Capetown Class

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History of  Royal Navy cruisers (heavy cruisers, light cruisers). Royal Navy cruiser website dedicated to the Capetown Class. HMS Cairo, HMS Calcutta, HMS Capetown, HMS Carlisle, HMS Colombo including crew and families of ex-crew members notice board for the Capetown Class cruisers.

The Capetown Class cruisers had a trawler bow fitted and so differed from the Ceres class. HMS Cairo served with the Home Fleet from 1939-42 moving to the Mediterranean Fleet in 1942 where she was torpedoed by the Italian submarine, Axum, near Bizerta. HMS Calcutta served with the Home Fleet from 1939-40 and the Mediterranean Fleet from 1940-41 when she was bombed by German and Italian Aircraft Carriers north of Alexandria. HMS Capetown served with the Mediterranean fleet from 1939-40 and the East Indies from 1941-42, moving to the Eastern fleet from 1942-43. Capetown then became an accommodation ship in the reserve fleet in 1944-45. HMS Carlisle and HMS Colombo both served in the home fleet in 1939, with Carlisle moving to the Red Sea in 1940-42 and the Mediterranean from 1942-43. HMS Carlisle then served as a base ship from 1943-45. She was badly damaged beyond repair after an air raid attack in late 1944 . HMS Colombo served in the East Indies 1940-41, then the Eastern fleet in 1942 being converted to an anti-aircraft ship in 1943 after which she served in the Mediterranean fleet until the end of the war.

Displacement: 4,290 tons    Speed: 29kt    Complement: 400 increasing to 437 as a Flagship.

Armament: Eight 4 inch anti-aircraft guns and four 2pdr anti-aircraft guns.   Eight 0.5 inch machine guns.

HMS Cairo 19th November 1918 Sunk on 12th August 1942.
HMS Calcutta 9th July 1918 Sunk on 1st June 1941.
HMS Capetown 28th June 1919 Broken up 1946.
HMS Carlisle 9th July 1918 Constructive loss 9th October 1943 and broken up 1948.
HMS Colombo 18th December 1918 Broken up 1948.
HMS Cairo

HMS Cairo (pictured right in dry dock at Malta ? Tony Davies) Built by Cammel Laird and laid down on the 28th November 1917. Completed October 1919. she was immediately sent to the China Station to become the Flagship  in June and July 1917. She then joined the 4th Light Cruiser Squadron in the eats Indies. In may 1922 a explosion in a gun turret injured two crew members.  She served as a AA cruiser during world war two and was sunk  in the Mediterranean north of Bizerta on the 12th August 1942, torpedoed by the Italian submarine Axum.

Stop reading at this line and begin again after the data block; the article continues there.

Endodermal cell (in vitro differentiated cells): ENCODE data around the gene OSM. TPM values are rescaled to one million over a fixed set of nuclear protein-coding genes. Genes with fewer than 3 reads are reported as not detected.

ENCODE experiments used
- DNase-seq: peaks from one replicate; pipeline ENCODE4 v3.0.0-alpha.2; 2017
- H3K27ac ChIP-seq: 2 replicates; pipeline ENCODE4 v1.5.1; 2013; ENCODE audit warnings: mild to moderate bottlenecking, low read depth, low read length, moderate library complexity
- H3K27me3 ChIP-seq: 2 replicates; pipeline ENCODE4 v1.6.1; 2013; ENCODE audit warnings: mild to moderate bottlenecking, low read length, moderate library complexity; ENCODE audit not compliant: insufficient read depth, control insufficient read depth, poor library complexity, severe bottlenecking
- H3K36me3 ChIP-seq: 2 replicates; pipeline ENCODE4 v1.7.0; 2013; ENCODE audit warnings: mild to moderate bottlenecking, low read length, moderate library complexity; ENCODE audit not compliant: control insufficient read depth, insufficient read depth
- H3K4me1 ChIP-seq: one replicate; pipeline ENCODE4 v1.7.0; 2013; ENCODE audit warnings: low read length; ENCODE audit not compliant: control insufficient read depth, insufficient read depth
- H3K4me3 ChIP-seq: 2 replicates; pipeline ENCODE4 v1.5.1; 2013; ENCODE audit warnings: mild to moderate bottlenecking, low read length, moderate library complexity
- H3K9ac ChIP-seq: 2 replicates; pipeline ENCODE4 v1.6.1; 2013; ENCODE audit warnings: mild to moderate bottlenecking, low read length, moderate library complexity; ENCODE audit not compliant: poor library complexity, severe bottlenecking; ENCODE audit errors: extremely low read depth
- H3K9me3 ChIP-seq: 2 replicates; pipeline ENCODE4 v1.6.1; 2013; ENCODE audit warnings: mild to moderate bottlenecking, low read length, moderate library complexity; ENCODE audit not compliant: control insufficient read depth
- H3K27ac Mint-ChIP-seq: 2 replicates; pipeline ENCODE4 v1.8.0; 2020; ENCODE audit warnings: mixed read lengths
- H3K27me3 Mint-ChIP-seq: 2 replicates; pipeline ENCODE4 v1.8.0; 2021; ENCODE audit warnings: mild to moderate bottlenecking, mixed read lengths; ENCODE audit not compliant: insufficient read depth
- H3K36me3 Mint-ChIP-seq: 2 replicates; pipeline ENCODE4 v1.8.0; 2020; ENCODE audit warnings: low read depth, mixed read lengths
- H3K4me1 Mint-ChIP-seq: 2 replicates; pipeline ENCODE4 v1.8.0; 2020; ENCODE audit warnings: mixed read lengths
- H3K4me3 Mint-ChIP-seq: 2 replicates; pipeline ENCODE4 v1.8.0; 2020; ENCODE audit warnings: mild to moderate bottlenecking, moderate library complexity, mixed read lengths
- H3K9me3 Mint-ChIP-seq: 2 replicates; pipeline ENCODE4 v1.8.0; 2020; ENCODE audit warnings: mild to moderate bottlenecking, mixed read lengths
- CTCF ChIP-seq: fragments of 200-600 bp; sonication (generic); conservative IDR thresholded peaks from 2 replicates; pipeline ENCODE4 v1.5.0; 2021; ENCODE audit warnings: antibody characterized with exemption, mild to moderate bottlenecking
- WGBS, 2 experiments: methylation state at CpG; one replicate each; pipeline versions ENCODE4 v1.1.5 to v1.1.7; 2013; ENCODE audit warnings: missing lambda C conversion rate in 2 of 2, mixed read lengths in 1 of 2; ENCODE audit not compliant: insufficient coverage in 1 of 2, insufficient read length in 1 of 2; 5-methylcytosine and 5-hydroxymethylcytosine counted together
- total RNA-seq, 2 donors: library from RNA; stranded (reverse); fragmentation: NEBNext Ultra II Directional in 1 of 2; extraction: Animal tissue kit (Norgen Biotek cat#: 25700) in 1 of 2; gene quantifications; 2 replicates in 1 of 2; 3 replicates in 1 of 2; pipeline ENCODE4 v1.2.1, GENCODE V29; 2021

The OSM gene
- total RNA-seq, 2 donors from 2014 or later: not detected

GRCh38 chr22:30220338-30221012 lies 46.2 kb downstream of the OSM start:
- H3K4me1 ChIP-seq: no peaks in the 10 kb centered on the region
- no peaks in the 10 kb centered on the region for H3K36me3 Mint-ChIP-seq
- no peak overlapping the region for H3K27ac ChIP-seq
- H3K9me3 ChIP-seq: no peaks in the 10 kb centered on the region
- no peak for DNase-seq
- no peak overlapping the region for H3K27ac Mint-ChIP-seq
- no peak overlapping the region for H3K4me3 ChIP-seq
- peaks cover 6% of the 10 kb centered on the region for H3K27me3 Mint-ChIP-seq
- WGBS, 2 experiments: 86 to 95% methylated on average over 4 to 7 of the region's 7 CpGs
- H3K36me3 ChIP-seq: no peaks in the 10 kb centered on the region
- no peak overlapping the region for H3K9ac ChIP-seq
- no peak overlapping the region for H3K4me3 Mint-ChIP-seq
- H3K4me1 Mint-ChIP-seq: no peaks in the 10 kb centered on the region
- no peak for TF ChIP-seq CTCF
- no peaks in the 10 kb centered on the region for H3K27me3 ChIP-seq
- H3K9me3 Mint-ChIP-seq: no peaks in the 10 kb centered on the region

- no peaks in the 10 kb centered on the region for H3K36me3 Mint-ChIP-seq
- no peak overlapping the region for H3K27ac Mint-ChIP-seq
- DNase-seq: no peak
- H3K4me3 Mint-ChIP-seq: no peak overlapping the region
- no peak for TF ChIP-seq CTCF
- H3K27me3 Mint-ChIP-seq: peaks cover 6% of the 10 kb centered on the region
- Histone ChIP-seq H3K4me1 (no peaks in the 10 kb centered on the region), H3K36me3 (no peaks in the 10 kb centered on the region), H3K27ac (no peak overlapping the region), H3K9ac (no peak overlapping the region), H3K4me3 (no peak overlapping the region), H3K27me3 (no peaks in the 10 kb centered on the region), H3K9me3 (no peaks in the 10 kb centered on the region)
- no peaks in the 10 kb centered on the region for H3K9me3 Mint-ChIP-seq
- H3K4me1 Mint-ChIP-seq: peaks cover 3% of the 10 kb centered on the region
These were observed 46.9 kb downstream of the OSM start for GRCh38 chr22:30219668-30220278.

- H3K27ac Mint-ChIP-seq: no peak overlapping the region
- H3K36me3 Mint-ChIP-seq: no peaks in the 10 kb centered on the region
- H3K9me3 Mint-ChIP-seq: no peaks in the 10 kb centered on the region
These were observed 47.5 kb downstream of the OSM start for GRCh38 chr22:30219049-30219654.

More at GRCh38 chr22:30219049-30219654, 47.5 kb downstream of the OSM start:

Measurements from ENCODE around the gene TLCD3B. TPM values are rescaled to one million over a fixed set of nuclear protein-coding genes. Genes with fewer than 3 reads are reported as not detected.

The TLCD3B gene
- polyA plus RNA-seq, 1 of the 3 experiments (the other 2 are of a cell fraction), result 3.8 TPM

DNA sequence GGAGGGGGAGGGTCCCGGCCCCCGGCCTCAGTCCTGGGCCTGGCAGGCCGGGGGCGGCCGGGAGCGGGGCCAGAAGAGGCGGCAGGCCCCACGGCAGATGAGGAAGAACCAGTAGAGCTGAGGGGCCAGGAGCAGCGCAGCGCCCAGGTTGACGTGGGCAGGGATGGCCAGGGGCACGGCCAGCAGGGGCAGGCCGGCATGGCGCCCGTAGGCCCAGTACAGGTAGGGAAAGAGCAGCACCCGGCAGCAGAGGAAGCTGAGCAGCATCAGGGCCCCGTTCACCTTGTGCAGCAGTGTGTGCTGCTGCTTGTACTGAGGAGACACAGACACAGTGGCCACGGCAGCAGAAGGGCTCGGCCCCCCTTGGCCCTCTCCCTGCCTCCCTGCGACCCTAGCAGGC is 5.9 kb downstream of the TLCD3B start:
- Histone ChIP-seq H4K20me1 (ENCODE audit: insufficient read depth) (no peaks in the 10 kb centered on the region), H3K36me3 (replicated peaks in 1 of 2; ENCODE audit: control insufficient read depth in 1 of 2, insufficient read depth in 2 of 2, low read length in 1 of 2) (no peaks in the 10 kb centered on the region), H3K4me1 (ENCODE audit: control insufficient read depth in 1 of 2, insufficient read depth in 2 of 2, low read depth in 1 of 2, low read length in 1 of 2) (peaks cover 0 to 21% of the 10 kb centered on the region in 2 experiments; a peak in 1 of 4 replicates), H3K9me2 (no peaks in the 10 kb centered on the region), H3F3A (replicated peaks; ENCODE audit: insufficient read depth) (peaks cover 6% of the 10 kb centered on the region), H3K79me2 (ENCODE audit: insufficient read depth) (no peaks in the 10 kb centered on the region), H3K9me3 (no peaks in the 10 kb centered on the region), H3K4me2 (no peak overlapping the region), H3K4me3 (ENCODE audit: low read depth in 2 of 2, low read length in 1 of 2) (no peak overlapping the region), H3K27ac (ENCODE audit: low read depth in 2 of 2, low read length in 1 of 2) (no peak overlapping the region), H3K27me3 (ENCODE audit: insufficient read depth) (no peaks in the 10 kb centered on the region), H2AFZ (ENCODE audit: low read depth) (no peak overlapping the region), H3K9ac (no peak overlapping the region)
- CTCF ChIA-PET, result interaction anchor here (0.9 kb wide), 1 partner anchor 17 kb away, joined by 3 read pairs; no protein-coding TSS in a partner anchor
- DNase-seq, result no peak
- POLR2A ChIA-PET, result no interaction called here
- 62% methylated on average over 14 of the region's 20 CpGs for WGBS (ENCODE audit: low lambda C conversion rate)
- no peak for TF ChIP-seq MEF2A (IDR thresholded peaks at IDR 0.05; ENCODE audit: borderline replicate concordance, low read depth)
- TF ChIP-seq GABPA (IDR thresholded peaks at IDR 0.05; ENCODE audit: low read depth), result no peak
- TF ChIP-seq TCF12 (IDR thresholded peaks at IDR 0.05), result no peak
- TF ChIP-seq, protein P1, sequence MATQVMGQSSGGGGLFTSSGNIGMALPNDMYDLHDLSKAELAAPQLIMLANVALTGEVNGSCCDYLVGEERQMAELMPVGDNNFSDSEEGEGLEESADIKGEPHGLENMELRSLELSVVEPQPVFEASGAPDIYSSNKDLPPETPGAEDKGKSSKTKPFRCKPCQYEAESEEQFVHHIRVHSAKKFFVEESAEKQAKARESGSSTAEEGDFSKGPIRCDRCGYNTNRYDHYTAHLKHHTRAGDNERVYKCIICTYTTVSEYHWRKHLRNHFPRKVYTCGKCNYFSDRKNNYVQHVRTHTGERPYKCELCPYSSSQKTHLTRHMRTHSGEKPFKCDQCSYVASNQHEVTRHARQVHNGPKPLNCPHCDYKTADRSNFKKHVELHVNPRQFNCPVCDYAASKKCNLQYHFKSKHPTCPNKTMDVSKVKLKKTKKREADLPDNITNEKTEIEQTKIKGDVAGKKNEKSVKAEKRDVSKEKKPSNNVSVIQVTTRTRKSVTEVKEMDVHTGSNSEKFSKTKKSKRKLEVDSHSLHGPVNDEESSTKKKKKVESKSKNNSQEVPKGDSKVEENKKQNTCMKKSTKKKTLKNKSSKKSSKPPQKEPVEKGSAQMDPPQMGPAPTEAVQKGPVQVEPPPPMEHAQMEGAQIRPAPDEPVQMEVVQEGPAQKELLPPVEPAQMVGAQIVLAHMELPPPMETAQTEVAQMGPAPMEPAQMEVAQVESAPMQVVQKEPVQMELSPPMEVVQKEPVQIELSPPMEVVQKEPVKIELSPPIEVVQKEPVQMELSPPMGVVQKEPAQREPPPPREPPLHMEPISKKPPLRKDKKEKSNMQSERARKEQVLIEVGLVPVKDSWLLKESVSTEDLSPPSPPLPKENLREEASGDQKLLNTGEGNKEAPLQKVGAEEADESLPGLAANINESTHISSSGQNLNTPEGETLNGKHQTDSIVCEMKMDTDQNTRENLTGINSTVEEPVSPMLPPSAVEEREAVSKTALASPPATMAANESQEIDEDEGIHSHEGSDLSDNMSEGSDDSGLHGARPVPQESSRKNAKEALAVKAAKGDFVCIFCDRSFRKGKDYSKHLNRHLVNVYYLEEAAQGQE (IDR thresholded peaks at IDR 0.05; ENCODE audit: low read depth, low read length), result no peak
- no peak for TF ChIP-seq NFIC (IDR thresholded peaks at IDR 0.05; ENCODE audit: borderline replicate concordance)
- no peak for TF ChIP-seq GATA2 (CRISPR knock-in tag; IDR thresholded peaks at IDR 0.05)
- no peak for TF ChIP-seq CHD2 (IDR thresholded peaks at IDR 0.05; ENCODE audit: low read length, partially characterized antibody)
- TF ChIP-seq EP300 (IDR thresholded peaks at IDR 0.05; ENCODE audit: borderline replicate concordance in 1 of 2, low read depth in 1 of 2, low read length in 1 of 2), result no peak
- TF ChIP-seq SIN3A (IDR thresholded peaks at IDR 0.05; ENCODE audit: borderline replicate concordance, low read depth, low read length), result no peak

Unidentified cruiser which is almost certainly HMS Cairo c.1936 - 1937. sent in by Bill Nuttall

HMS Cairo

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HMS Cairo, taken from a 1937 calendar and sent in by Bill Nuttall.

HMS Cairo  in dry dock at Malta 

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HMS Cairo, late 1930's

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HMS Cairo.

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HMS Calcutta

HMS Calcutta (photograph shows her at Bermuda).  Built by Vickers and laid down on the 18th October 1917 and launched on the 9th July 1918. completed August 1919. In August 1919  she became Flagship to the 8th Light Cruiser Squadron in the North American and west Indies Station. and again in June 1921, September 1923 and May 1926.   Served during world war two as a AA cruiser and during the evacuation of Crete she was sunk by air attack on the 1st of June 1941.

HMS Calcutta  at Bermuda

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HMS Calcutta at Gloucester, Massachusetts, USA. c.1925.

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HMS Capetown

HMS Capetown Built by Cammell Laired and Laid down on the 23rd February 1918. Launched on the 18th June 1919.Towed to Pembroke Dockyard to be completed and joined the 8th Light Cruiser Squadron of the North American and West Indies Station from April 1922.

HMS Capetown.

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HMS Carlisle

HMS Carlisle  was to be Named HMS Cawnpore. Built at Fairfield's and laid down on the 2nd October 1917 and Launched 9th July 1918 Completed on Armistice Day and joined Harwich Force. When commissioned in march 1919 she joined the 5th Cruiser Squadron in the China Sea and again between  January 1921 and February 1923.  Constructive total lost 9th October 1945 and scrapped at Alexandria 1949.

HMS Carlisle 

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HMS Carlisle at Saigon.